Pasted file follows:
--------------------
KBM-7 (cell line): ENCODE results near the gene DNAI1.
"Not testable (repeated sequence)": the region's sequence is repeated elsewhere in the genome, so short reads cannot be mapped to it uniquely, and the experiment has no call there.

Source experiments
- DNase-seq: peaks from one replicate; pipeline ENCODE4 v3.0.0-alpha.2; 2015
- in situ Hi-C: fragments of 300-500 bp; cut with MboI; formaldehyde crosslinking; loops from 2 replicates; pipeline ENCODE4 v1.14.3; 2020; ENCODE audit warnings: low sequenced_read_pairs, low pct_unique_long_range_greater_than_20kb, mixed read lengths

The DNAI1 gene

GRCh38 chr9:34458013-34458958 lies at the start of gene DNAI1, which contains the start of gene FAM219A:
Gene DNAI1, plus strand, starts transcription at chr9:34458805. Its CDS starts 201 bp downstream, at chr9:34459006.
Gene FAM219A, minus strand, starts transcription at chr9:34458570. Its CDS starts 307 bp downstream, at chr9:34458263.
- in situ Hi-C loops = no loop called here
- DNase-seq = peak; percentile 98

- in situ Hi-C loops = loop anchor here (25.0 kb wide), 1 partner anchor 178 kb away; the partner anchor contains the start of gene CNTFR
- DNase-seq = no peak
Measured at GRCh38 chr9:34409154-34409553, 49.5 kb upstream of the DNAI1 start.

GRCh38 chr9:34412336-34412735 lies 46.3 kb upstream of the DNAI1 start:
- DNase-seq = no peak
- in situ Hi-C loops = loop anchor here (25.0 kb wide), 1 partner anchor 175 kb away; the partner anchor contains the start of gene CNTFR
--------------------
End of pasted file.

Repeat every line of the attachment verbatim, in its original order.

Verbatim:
KBM-7 (cell line): ENCODE results near the gene DNAI1.
"Not testable (repeated sequence)": the region's sequence is repeated elsewhere in the genome, so short reads cannot be mapped to it uniquely, and the experiment has no call there.

Source experiments
- DNase-seq: peaks from one replicate; pipeline ENCODE4 v3.0.0-alpha.2; 2015
- in situ Hi-C: fragments of 300-500 bp; cut with MboI; formaldehyde crosslinking; loops from 2 replicates; pipeline ENCODE4 v1.14.3; 2020; ENCODE audit warnings: low sequenced_read_pairs, low pct_unique_long_range_greater_than_20kb, mixed read lengths

The DNAI1 gene

GRCh38 chr9:34458013-34458958 lies at the start of gene DNAI1, which contains the start of gene FAM219A:
Gene DNAI1, plus strand, starts transcription at chr9:34458805. Its CDS starts 201 bp downstream, at chr9:34459006.
Gene FAM219A, minus strand, starts transcription at chr9:34458570. Its CDS starts 307 bp downstream, at chr9:34458263.
- in situ Hi-C loops = no loop called here
- DNase-seq = peak; percentile 98

- in situ Hi-C loops = loop anchor here (25.0 kb wide), 1 partner anchor 178 kb away; the partner anchor contains the start of gene CNTFR
- DNase-seq = no peak
Measured at GRCh38 chr9:34409154-34409553, 49.5 kb upstream of the DNAI1 start.

GRCh38 chr9:34412336-34412735 lies 46.3 kb upstream of the DNAI1 start:
- DNase-seq = no peak
- in situ Hi-C loops = loop anchor here (25.0 kb wide), 1 partner anchor 175 kb away; the partner anchor contains the start of gene CNTFR